September Is “World Alzheimer’s Month,” held every September to raise awareness and challenge the stigma that surrounds dementia. Launched in 2012 by Alzheimer’s Disease International (ADI), World Alzheimer’s Month 2018 will mark the 7th year this international campaign was launched, in order to reflect and respect those living with dementia around the world.
This followed the organization’s decision to make September 21st “World Alzheimer’s Day” starting in 1994. While the 21st remains a worldwide day of awareness, ADI thought that one day wasn’t enough time for Alzheimer’s associations throughout the world to educate people on the condition.
The ADI organization is calling on more countries to recognize Alzheimer’s disease and other dementias as a public health crisis today, so we are taking a look at how several different countries approach dementia care and are sharing how they’re preparing for a growing population of people who have age-related cognitive impairment.
According to the ADI’s reports, every three seconds someone in the world develops dementia, with nearly 50 million people currently living with the disease worldwide. Perhaps more alarmingly, that number is expected to reach 132 million by 2050.
The Facts About Alzheimer’s Disease And Dementia:
Dementia is a brain condition that affects parts of the brain that control thought, memory, and language. and Alzheimer’s disease is the most common form of dementia. While the risk of developing Alzheimer’s disease increases with age, Alzheimer’s disease is not considered a “normal” part of aging. Most people living with Alzheimer’s disease are older than 65 years; however, people younger than age 65 can develop Alzheimer’s disease (though it is not common.)
Unfortunately, scientists still do not know what causes Alzheimer’s disease. However, like other chronic conditions, it is probably a result of multiple factors.
Alzheimer’s disease and related dementias can seriously affect a person’s ability to carry out daily activities, and as such the ADI feels that it is important that everyone to help spread the word about Alzheimer’s disease, and one of the first steps toward raising awareness is educating people on important facts concerning the progression of the illness and the number of older adults that it affects around the world. Here are a few essential facts that everyone should know in honor of World Alzheimer’s Month:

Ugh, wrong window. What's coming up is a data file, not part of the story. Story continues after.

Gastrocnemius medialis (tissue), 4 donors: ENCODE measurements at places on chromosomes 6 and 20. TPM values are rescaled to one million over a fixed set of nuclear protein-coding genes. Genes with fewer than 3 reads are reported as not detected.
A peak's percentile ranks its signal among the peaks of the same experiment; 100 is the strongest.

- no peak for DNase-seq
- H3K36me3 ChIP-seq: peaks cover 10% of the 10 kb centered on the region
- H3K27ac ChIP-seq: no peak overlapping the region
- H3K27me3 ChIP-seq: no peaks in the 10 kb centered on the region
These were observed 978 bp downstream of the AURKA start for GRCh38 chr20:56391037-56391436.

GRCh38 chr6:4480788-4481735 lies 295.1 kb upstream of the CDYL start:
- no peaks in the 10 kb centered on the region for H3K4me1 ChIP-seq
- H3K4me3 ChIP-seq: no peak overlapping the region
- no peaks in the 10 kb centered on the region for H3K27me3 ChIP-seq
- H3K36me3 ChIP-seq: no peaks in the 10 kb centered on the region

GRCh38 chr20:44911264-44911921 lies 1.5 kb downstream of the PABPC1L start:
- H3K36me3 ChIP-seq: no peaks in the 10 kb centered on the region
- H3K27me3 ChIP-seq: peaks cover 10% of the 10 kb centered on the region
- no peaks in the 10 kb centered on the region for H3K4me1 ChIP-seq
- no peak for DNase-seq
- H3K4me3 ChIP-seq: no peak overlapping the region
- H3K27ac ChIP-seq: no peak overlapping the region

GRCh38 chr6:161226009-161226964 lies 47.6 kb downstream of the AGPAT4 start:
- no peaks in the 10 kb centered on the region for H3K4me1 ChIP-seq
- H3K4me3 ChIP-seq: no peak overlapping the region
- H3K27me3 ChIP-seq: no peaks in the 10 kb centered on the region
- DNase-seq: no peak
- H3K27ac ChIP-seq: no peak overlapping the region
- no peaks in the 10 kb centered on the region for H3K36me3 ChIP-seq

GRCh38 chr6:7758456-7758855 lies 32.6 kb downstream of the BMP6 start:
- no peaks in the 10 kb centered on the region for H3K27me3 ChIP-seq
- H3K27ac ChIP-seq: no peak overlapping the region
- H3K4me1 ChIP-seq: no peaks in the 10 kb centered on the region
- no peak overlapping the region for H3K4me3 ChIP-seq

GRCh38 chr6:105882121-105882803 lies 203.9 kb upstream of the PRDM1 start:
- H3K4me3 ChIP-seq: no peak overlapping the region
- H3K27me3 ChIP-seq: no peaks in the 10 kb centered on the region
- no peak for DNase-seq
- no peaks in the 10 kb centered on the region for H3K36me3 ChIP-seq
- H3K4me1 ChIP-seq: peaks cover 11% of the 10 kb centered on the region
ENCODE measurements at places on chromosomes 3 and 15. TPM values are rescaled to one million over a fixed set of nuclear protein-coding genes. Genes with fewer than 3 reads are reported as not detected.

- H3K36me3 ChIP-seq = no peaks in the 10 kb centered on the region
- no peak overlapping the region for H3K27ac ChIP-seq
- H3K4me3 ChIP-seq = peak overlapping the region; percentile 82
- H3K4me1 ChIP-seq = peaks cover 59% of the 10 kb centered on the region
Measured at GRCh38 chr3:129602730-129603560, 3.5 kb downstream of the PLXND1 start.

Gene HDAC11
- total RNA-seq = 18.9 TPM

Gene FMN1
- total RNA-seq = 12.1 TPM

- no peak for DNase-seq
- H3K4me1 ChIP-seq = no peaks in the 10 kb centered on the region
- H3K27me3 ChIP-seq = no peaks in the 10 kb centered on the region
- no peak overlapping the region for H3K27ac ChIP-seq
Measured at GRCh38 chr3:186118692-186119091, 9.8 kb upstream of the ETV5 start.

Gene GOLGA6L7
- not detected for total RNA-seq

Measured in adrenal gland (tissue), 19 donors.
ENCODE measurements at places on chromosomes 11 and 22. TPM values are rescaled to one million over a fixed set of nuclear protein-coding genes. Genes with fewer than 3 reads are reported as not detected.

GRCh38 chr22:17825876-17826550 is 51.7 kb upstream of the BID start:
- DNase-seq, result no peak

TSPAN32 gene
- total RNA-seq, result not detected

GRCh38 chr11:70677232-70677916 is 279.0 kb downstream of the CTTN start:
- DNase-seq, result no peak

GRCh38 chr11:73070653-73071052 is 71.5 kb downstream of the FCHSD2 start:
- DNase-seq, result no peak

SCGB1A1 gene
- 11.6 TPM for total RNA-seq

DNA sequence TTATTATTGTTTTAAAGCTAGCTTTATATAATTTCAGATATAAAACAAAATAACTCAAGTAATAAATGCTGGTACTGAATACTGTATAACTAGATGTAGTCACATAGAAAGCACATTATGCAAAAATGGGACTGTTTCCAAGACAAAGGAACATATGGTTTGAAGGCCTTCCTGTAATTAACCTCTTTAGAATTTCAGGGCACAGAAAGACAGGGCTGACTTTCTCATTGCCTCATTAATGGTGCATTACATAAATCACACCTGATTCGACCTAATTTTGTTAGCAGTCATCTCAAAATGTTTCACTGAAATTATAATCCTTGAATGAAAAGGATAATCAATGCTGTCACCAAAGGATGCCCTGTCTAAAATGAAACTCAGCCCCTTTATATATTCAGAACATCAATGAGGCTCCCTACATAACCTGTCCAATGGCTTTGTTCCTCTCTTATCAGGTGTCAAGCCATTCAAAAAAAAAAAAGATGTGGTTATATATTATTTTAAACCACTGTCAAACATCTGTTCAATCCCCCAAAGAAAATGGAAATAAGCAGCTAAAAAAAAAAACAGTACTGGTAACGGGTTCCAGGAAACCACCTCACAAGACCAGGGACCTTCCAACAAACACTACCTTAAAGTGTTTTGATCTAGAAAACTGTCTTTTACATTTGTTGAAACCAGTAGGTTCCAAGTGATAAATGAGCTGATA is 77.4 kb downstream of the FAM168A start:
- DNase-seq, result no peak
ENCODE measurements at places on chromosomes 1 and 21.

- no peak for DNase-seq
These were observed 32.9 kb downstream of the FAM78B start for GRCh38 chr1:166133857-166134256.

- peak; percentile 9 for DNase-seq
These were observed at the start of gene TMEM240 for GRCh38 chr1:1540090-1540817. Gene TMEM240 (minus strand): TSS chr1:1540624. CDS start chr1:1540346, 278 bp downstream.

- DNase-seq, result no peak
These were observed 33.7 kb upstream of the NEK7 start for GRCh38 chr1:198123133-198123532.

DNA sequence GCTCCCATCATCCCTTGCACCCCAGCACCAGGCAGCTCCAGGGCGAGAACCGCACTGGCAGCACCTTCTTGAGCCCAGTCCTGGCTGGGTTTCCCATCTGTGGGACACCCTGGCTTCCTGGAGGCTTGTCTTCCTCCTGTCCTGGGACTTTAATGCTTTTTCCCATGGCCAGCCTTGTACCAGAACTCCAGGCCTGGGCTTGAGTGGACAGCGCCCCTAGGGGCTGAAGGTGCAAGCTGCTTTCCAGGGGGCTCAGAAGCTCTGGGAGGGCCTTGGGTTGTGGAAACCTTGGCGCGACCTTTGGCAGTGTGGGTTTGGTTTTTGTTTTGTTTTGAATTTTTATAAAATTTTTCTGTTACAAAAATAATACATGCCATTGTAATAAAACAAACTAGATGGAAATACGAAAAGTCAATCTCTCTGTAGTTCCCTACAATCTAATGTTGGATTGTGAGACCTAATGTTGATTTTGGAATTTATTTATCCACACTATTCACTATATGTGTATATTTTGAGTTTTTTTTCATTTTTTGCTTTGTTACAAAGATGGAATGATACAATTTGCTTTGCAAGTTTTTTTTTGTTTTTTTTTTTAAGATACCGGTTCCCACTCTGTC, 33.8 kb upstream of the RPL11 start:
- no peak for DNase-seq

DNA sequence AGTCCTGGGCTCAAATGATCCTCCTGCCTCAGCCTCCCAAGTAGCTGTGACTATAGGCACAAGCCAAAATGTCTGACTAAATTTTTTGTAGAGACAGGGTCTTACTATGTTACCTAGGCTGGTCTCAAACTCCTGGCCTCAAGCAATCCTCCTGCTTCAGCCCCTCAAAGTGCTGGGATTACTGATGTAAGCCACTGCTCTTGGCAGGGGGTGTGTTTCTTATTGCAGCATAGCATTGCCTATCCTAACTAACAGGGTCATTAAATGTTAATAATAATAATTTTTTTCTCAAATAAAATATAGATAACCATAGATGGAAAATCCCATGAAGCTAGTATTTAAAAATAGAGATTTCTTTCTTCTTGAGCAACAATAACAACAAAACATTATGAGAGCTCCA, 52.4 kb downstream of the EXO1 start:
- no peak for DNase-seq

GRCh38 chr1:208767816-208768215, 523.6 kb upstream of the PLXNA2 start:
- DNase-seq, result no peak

- Many Seniors Living With Alzheimer’s Do Not Know They Have It: according to ADI, the early signs of dementia include problems speaking or finding the right words during conversations, behavioral changes and difficulty with daily tasks like dressing. However according to the Alzheimer’s Association, even after these symptoms are recognized by a health professional, only 45% of patients are told by their doctors of their diagnosis. The failure to disclose the diagnosis to patients and their caregivers can prevent seniors from receiving the early treatment they need.
- Dementia Impacts More People Ever Year: ADI estimated that around 44 million people in the world are currently living with dementia. While this is already a high number, it’s supposed to continue to increase over the years, rising to 135 million by 2050.
- Alzheimer’s Often Leads To Preamture Death: Many people know that Alzheimer’s disease causes debilitating memory loss that can make daily tasks difficult. However, it’s essential that individuals are aware that Alzheimer’s is actually the sixth leading cause of death among the U.S. population, explained the Alzheimer’s Association. As there is currently no cure for dementia, the disease is the only illness in the country’s top 10 causes of death that can’t be prevented or even slowed, noted the source.
- Dementia Is Among One Of The Most Costly Diseases In The U.S: The cost of treating and caring for Alzheimer’s patients is around $226 in the U.S. this year, according to the Alzheimer’s Association. As the number of individuals with dementia grows, so will the annual cost associated with the disease. By 2050, it will rise to $1.1 trillion if doctors are still unable to slow or prevent the disease.
Is It Normal Memory Loss Or Alzheimer’s Disease/Dementia?
Although everyone’s brain changes as they age, it’s important to understand that Alzheimer’s disease is not a normal part of aging.